By Michael D. West, CEO of BioTime, Inc. (NYSE Mkt: BTX)
Rarely, we have the privilege of viewing a revolution in the making. In my lifetime, I have seen this in the miniaturization and widespread use of computer technology. In a few short decades, computers have changed everything, from the way we conduct commerce, the way we navigate the highways, to the way we choose and listen to music. In biotechnology (a field in which I spend my time), we saw a similar revolution in the late 1970s that changed medicine in a very profound manner. It was the birth of what is called, “recombinant DNA technology”. This discovery allowed researchers for the first time to manufacture previously rare and valuable proteins on an industrial scale. Now life-saving proteins such as insulin and growth hormone could be scaled up for millions of patients simply and at an affordable cost. It is frankly hard to imagine current medical research without recombinant DNA.
In the mid 1990s, I had the privilege of participating in another revolution, one that I think has the potential to be more impactful than even recombinant DNA. In the course of human aging, numerous tissues in the body wear out and are lost or become dysfunctional. As a result, late in life we all face the prospect of long-lasting (chronic) age-related degenerative diseases that rob us of quality of life. The list of such diseases is, of course, long, but common examples are Parkinson’s disease where the loss of certain brain cells lead to years of disability; osteoarthritis, where the loss of cartilage in the joints can cause a great deal of pain and disability; heart failure, where the loss of heart muscle after a heart attack can reduce activity and lead to early death; macular degeneration a leading cause of blindness, and so on. These chronic conditions account for some 80% of health care costs largely because current medicines are not capable of simply making new replacement cells for these tissues in the body. That is where the stem cell revolution comes in.
The isolation of a special type of cells called “pluripotent (all-powerful) stem cells” in the late 1990s made it feasible for the first time in the history of medicine to manufacture on an industrial scale all of the cells types of the human body, similar to the way recombinant DNA allowed the manufacture of all proteins. Therefore, it is now possible, and products are now in clinical trials, where valuable cells can be manufactured to replace and repair tissues afflicted with degenerative disease, such as those I mentioned above, and of course, many others.
What does the revolution mean? There has certainly been a lot of hype circulated relating to the stem cell revolution. But, the transplantation of cells and tissues to treat disease is a well-established paradigm. The limitation in the past has largely been one of a lack of supply. With such an abundant new source of cellular building blocks, I and many other researchers in the field believe that the future is bright for regenerative medicine. Will we eventually be able to replace cells in our bodies with fresh young cells to keep us living longer and healthier? Probably. But when that happens entirely depends on how many scientists can be marshaled into the cause. So far, the federal government in the U.S. has assumed that new technologies will merely add to the burgeoning health care budget. I find that shortsighted. Chronic degenerative diseases are expensive because they are chronic. If tissues can be repaired, the cost of treatment would, in my opinion, dwarf that of the current ineffective therapies. If government funding is not coming to the rescue, don’t worry. Biotechnology companies will come to the rescue. Where there is human need, business will flourish.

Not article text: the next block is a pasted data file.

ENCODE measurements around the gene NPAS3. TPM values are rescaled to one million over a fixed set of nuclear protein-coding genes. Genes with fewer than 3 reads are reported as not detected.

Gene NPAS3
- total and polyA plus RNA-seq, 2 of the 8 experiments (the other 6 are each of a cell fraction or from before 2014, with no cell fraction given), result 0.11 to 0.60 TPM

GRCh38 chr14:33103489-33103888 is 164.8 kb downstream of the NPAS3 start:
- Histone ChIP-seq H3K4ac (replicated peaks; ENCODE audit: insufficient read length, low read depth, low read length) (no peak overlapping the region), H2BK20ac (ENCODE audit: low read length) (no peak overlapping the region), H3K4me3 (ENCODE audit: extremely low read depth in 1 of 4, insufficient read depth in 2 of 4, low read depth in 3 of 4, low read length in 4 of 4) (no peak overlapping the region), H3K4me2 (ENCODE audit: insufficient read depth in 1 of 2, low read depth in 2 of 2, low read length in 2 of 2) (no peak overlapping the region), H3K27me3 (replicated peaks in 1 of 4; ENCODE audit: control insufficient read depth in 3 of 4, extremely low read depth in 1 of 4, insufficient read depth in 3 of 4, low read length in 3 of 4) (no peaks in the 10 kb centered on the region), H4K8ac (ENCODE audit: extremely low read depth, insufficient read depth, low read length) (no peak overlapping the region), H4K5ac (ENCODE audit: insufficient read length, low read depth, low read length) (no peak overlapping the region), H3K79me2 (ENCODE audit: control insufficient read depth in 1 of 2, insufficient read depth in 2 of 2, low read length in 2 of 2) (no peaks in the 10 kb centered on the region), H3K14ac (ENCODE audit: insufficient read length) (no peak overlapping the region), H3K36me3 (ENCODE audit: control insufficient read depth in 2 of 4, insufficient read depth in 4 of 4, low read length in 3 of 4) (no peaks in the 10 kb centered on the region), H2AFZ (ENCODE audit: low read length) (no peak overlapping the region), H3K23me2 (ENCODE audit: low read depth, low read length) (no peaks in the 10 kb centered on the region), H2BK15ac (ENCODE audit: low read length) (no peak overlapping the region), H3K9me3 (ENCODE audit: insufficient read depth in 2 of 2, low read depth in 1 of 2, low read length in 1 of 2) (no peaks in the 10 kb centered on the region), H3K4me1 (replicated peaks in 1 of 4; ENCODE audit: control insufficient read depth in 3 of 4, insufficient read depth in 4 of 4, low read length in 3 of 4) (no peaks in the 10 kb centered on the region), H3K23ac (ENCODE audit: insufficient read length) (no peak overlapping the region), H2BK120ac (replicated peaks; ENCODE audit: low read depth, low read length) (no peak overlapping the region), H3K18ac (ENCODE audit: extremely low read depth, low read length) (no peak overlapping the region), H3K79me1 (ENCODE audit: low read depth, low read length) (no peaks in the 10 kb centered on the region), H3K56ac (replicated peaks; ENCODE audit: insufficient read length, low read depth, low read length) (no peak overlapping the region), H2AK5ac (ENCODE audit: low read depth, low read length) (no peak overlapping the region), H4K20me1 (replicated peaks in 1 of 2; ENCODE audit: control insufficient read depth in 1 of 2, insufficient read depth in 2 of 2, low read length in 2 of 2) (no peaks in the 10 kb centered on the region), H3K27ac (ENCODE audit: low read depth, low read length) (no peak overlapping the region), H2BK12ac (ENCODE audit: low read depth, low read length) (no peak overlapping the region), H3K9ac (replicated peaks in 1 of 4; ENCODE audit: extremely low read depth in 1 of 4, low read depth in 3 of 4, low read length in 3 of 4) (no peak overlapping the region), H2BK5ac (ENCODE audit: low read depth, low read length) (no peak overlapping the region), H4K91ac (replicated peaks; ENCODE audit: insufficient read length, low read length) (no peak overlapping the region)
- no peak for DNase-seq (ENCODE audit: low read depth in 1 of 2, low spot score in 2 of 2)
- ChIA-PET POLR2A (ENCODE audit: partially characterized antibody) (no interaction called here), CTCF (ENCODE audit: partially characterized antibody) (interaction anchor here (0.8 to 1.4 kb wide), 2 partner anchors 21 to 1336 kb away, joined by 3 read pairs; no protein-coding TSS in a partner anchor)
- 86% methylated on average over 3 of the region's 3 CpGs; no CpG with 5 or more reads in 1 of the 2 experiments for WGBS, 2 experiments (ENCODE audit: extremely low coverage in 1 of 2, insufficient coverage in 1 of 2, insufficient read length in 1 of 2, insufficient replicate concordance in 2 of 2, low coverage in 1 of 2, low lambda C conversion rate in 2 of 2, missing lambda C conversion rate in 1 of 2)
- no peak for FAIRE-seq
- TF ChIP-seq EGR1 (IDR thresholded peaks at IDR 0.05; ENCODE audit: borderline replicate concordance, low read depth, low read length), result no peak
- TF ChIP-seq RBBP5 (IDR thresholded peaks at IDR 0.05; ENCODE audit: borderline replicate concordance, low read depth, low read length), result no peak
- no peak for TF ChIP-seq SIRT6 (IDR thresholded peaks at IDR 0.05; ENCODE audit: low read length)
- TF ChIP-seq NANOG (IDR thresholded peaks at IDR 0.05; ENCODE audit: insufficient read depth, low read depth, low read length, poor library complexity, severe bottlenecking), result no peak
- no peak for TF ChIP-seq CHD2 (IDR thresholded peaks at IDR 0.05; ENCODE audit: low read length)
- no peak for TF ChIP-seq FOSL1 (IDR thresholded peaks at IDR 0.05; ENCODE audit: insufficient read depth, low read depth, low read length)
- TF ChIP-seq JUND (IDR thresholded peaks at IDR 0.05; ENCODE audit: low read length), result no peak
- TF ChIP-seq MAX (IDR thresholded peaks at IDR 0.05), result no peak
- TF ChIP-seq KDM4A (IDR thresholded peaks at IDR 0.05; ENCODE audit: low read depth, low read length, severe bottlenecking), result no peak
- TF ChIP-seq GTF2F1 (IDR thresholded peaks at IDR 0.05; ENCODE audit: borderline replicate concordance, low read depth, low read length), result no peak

Editor's Note: Dr. West is the Chief Executive Officer of BioTime, Inc. (NYSE-MKT: BTX) and its subsidiaries OrthoCyte Corporation and ReCyte Therapeutics. BioTime’s subsidiaries are focused on developing an array of research and therapeutic products using human embryonic stem cell technology. He received his Ph.D. from Baylor College of Medicine in 1989 concentrating on the biology of cellular aging. He has focused his academic and business career on the application of developmental biology to the age-related degenerative disease. He was the Founder of Geron Corporation of Menlo Park, California (Nasdaq: GERN) and from 1990 to 1998 he was a Director, and Vice President, where he initiated and managed programs in telomerase diagnostics, oligonucleotide-based telomerase inhibition as anti-tumor therapy, and the cloning and use of telomerase in telomerase-mediated therapy wherein telomerase is utilized to immortalize human cells. From 1995 to 1998 he organized and managed the research collaboration between Geron and its academic collaborators James Thomson and John Gearhart that led to the first isolation of human embryonic stem and human embryonic germ cells. From 1998 to 2005 he was Chief Executive Officer and from 2005-2007 President and Chief Scientific Officer at Advanced Cell Technology, Inc. (OTC: ACTC) where he managed programs in animal cloning, human somatic cell nuclear transfer, retinal pigment epithelial cell differentiation and product development, and PureStem, a technology for the multiplex derivation and characterization of clonal human embryonic progenitor cell lines.
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